Researchers have debated whether there is a relationship between a statement’s truth-value and whether it counts as a lie. One view is that a statement being objectively false is essential to whether it counts as a lie; the opposing view is that a statement’s objective truth-value is inessential to whether it counts as a lie. We report five behavioral experiments that use a novel range of behavioral measures to address this issue. In each case, we found evidence of a relationship. A statement’s truth-value affects how quickly people judge whether it is a lie (Experiment 1). When people consider the matter carefully and are told that they might need to justify their answer, they are more likely to categorize a statement as a lie when it is false than when it is true (Experiment 2). When given options that inhibit perspective-taking, people tend to not categorize deceptively motivated statements as lies when they are true, even though they still categorize them as lies when they are false (Experiment 3). Categorizing a speaker as “lying” leads people to strongly infer that the speaker’s statement is false (Experiment 4). People are more likely to spontaneously categorize a statement as a lie when it is false than when it is true (Experiment 5). We discuss four different interpretations of relevant findings to date. At present, the best supported interpretation might be that the ordinary lying concept is a prototype concept, with falsity being a centrally important element of the prototypical lie.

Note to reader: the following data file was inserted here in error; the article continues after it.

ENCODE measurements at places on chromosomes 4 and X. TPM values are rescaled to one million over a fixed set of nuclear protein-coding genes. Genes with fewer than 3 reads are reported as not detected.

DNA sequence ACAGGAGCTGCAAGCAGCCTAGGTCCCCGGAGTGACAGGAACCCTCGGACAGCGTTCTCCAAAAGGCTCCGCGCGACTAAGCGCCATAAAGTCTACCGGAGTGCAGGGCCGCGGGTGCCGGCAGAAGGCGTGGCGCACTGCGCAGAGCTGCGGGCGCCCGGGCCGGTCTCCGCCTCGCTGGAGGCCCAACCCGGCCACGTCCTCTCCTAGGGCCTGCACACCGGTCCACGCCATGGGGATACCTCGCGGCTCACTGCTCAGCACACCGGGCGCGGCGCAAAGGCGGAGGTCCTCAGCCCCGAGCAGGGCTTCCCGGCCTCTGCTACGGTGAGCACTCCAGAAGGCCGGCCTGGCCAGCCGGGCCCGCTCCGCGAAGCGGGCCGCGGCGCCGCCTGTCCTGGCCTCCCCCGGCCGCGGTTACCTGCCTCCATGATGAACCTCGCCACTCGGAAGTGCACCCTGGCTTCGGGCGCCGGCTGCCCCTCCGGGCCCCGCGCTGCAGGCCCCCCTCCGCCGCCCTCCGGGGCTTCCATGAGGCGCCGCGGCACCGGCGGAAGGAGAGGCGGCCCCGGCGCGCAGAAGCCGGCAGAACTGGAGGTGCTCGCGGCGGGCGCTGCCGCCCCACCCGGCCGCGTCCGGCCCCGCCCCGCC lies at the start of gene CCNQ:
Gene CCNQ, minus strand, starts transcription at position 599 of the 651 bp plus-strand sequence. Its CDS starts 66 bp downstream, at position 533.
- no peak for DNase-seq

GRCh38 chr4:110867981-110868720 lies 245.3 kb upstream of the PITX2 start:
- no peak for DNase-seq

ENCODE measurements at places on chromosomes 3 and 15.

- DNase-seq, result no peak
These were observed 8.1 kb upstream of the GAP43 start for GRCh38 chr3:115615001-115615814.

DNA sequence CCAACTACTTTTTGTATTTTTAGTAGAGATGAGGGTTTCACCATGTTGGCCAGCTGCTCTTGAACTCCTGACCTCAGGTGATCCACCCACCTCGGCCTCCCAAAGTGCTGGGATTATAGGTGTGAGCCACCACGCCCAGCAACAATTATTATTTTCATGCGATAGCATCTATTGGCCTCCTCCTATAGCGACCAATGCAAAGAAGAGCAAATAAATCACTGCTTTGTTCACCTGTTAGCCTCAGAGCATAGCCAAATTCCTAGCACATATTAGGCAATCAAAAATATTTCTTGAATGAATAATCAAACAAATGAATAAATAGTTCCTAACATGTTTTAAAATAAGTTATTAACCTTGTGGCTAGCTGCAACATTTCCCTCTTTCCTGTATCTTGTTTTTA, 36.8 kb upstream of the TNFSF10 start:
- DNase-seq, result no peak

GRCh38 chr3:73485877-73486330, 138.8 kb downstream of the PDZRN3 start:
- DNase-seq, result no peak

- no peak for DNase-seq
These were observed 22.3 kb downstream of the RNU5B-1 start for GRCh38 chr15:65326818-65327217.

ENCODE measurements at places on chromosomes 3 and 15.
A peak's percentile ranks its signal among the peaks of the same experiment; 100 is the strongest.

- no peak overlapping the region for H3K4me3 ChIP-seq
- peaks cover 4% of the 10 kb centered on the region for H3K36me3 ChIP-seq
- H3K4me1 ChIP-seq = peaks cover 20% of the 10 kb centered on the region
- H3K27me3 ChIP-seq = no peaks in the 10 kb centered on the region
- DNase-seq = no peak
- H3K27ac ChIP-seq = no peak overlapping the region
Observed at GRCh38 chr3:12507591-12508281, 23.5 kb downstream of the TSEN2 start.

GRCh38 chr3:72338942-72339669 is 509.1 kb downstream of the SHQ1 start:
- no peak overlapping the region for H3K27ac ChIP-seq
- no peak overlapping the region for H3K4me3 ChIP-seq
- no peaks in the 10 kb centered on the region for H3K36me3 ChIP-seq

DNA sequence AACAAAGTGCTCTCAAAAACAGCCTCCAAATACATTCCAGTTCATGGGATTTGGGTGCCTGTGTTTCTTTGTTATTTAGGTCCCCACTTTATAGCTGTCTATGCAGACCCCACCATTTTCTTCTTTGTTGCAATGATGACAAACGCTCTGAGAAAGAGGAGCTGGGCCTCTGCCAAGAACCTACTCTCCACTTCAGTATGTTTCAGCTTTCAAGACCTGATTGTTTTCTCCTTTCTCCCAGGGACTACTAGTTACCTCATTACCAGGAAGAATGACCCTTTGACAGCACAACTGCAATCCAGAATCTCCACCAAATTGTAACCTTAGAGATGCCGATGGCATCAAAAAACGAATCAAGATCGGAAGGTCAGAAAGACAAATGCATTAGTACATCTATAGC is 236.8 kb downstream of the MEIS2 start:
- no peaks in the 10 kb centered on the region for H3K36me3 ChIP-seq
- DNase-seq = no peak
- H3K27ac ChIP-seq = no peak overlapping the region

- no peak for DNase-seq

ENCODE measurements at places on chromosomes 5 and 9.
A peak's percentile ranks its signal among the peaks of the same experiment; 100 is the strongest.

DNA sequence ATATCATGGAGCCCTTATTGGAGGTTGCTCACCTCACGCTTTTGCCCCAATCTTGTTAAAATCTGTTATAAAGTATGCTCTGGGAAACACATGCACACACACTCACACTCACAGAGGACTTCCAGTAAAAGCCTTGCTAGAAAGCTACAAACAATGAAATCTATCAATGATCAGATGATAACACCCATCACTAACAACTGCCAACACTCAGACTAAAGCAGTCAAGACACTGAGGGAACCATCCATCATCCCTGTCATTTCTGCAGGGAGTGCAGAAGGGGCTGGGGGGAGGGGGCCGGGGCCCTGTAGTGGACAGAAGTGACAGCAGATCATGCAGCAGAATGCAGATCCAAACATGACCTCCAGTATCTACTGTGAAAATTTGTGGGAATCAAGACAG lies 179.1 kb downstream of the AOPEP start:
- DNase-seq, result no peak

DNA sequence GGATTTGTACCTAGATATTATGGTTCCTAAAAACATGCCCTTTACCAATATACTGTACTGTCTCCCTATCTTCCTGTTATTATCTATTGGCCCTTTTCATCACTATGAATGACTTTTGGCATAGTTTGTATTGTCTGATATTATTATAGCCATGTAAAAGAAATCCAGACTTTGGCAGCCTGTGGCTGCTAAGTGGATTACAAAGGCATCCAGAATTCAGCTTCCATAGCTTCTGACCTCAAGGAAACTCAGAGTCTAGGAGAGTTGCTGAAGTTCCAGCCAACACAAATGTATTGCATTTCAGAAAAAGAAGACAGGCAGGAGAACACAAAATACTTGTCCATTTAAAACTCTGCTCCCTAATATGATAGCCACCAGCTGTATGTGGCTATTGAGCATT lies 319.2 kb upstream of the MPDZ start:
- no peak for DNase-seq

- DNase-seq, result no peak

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We regret overlooking Strichartz and Burton’s important study in our earlier literature review. We now regard their paper (Strichartz and Burton 1990) as the first study to explicitly consider and provide strong evidence for the hypothesis that objective truth-value is central to the ordinary lying concept.
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For helpful comments and feedback, we thank Wesley Buckwalter, Ori Friedman, Sarah Turri, and an audience at the 2016 Buffalo Experimental Philosophy Conference. This research was supported by the Social Sciences and Humanities Research Council of Canada, the Ontario Ministry of Economic Development and Innovation, and the Canada Research Chairs program.
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Turri, A., Turri, J. Lying, fast and slow. Synthese 198, 757–775 (2021). https://doi.org/10.1007/s11229-018-02062-z
- Social cognition